When I was pregnant with my first child, I lay awake at night, worrying about pretty much everything, but especially breastfeeding. Everything I read seemed to point to how breastfeeding was going to be impossible—story after story about the pain, bleeding nipples, low-milk supply, tongue-ties, lip-ties and inevitable bad latch. I binge-watched videos about getting the right latch on YouTube. I looked at my own nipples with suspicion, convinced that this couldn’t possibly work.
Well, I’m here from the other side, four years and two breastfed babies later, with the message that I wish I had read back then: Chill out. It’s not all that bad.
My drug-free birth plan went off the rails when my daughter popped out. My placenta didn’t deliver, and I needed emergency spinal anaesthesia for the doctors to remove it. I bled a lot, and my blood pressure got dangerously low for a short time. I felt light-headed from blood loss and still numb, from my breasts down, when my doula helped me hold my seven-pound baby near my nipple. She immediately opened her mouth and latched, sucking away.
“That’s it?” I asked in disbelief, convinced that it should be harder. “Am I doing it right?”
A nurse came in. I repeated my question, and she assured me that everything was working just fine.
“You have great nipples for this,” the nurse said, giving me one of the strangest compliments I’ve ever received.
In those early days of motherhood, I didn’t believe my doula or the nurse. I wasn’t ready to trust my body or my baby. I kept a vigilant eye on that latch. Was her mouth open enough? Maybe there wasn’t quite enough of my “great nipple” in there? Was she spitting up too much after nursing? Maybe my let down was too strong?
She was back to her birth weight in a week. She gained weight again at the next weigh-in. I started to relax.
I even started to enjoy breastfeeding. A lot of things about having my first baby were hard for me—being sleep deprived, feeling isolated for long days at home and adjusting to my new role as a mom were tough—but breastfeeding wasn’t. I took pride in the fact that I could do this one important thing right.
I spent hour after hour breastfeeding my daughter in the rocking chair in her nursery—and in other places, too. I hated pumping and my daughter didn’t like bottles, so I bared my boobs everywhere: in shopping malls and grocery stores, in the back of a parked car, in parks, on the pool deck, during a meeting at the bank, after running a 10-kilometre race, on an airplane and even in the stands at a rodeo. Despite what I had read about moms being shamed for breastfeeding in public, I never had an unkind word uttered to me. I kept at it until my daughter was 15 months old and we both seemed ready to call it quits.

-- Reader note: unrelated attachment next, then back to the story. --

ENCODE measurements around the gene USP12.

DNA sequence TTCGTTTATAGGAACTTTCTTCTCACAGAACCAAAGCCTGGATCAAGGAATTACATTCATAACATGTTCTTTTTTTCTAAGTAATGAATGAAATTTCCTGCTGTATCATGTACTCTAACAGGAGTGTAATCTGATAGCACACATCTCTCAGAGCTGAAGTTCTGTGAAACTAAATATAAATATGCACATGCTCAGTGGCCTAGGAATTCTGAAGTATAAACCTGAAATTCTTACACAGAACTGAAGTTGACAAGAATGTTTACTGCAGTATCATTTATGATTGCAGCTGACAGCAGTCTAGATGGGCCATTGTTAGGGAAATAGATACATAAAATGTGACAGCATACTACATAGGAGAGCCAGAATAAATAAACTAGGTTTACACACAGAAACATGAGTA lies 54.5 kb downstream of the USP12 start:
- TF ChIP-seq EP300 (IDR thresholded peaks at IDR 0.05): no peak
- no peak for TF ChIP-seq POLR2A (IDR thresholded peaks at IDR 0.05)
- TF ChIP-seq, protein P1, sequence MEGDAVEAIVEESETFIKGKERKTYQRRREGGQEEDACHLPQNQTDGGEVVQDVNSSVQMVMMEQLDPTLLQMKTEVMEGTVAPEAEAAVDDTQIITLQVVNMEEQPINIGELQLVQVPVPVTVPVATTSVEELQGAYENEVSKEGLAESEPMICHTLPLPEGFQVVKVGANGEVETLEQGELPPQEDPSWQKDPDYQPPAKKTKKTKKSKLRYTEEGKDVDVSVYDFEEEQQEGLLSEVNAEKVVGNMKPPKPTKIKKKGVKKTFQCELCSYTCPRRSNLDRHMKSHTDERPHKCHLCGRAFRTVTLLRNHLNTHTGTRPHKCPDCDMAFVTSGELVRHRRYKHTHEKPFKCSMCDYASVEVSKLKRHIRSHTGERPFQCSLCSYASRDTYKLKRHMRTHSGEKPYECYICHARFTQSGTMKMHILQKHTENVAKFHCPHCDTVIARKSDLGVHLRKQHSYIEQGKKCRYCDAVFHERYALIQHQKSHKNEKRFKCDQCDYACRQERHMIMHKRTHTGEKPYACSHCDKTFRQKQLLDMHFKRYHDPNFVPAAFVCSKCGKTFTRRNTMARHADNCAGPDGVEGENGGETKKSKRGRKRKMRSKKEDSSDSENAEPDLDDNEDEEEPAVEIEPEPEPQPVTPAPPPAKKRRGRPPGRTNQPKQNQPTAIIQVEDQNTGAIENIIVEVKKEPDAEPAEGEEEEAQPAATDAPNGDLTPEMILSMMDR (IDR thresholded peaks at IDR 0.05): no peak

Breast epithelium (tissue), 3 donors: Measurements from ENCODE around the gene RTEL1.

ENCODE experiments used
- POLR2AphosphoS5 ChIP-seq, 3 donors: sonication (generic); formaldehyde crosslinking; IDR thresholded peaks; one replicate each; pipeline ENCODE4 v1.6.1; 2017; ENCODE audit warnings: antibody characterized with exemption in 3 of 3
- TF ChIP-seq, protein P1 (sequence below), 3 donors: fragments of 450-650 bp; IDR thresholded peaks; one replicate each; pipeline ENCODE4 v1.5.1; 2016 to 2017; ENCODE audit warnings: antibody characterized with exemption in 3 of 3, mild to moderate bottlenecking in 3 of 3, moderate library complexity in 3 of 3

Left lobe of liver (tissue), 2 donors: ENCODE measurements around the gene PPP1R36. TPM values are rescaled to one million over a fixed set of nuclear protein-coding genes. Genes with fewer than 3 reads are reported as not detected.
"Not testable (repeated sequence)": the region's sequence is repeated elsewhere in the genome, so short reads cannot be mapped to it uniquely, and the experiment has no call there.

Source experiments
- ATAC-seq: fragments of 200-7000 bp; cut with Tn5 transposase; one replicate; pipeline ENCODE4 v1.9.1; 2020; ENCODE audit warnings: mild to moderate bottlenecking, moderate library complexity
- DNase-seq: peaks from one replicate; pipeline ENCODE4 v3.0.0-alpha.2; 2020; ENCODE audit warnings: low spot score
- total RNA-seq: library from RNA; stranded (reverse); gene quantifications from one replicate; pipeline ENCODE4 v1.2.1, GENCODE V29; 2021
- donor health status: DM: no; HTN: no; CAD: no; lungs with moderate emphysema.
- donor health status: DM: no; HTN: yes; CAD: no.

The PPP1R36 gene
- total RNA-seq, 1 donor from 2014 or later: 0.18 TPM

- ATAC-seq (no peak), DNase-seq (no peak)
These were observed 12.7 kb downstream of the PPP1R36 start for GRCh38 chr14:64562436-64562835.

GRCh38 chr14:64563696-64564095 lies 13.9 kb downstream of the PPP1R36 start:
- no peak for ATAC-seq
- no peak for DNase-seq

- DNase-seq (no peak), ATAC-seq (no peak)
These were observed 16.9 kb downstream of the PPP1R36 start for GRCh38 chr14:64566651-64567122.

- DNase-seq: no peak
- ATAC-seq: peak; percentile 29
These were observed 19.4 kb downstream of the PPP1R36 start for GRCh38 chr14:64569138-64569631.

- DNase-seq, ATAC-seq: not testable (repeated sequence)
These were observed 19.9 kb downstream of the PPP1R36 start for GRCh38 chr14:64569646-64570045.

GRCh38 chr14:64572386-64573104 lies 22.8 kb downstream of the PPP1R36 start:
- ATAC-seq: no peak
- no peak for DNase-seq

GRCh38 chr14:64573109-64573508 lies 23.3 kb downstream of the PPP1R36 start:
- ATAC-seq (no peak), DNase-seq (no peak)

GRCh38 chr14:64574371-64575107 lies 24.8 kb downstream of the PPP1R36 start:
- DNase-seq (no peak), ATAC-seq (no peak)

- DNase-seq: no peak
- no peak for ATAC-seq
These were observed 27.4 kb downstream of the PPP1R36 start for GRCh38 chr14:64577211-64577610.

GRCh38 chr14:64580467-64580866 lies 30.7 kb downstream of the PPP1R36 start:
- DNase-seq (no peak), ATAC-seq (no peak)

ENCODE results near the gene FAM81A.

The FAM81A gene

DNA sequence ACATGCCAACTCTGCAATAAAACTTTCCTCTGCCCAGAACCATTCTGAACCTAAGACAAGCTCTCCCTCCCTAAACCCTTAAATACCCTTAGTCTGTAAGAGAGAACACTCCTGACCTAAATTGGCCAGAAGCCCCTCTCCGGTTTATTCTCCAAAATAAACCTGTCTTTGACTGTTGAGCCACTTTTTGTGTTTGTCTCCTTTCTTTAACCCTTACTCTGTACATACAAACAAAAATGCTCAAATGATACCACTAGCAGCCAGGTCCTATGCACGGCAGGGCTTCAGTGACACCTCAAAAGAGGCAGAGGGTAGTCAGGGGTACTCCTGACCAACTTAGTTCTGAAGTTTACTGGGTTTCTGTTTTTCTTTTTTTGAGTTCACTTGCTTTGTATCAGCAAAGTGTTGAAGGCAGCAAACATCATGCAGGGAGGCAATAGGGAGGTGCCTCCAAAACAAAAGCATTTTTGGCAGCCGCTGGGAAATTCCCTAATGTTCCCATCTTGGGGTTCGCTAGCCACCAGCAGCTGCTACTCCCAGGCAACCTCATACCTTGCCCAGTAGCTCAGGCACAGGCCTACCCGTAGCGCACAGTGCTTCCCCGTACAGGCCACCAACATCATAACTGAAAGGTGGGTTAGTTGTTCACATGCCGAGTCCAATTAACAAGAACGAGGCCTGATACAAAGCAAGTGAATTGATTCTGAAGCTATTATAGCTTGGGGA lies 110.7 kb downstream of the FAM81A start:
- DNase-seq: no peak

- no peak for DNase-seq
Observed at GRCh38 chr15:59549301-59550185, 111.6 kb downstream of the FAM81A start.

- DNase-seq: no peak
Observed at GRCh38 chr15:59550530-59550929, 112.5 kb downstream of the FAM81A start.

Of course, the lack of bottles had its downside. My husband and I rarely went out. If we did, it was after nursing my daughter. But we lived in a small town at the time, and there weren’t many places to go. We cooked nice meals at home, had friends over often and made extra mortgage payments with all the money we weren’t spending on extravagant dates. When we did go out, nothing was that far away—I could always sneak home for a nursing session if I needed to.
But even after my successful track record of nursing my daughter, the same breastfeeding fears crept up when I delivered baby number two. My son was a frank breech baby, determined to come into the world bum first. His heart rate was too high when I tried to push, and the doctor called for an emergency C-section. My epidural was topped up until I couldn’t feel a thing and my body shook from all the drugs. When nurses wheeled me out of the operating room and into the recovery room, I was worried. My son had a traumatic birth and, between labour and emergency surgery, I had a lot of drugs in my system. It couldn’t possibly work, could it? But he latched right on like he had being doing it his whole life—which, I suppose, at less than an hour old, he had.
It’s important to acknowledge that my experience isn’t the experience of every person who breastfeeds, and I don’t want to diminish other women’s struggles. There are plenty of people for whom breastfeeding is a challenge or even impossible. There is also help. There are nurses, lactation consultants, doctors, friends and family members who have done it before. There’s also formula. As the hashtag goes, #fedisbest.
Many women, myself included, find that breastfeeding comes naturally and is way easier than sterilizing bottles and preparing formula. But success stories don’t get any attention. Why complain if something is going just fine? I’m here to complain. I wish I had read something like this during all my pre-baby insomnia. I want to yell it as loud as I can: Pregnant women shouldn’t be afraid of breastfeeding!
I nursed my son for the last time a few days ago, at almost 18 months old. I am sad that my last baby isn’t a baby anymore and will miss the close bonding time that breastfeeding gave us, but I’m ready to move on. It’s time to focus more on myself again after dedicating so much time solely to my kids. To start, I’m going back to work part-time and eyeing a romantic kid-free weekend with my husband to celebrate our wedding anniversary. I’ll wear a new bra without those snap closures and enjoy an extra glass of bubbly as I toast to my newfound freedom. While breastfeeding was such an important part of my life for the past four years, I am ready to say “cheers” to the next adventure.
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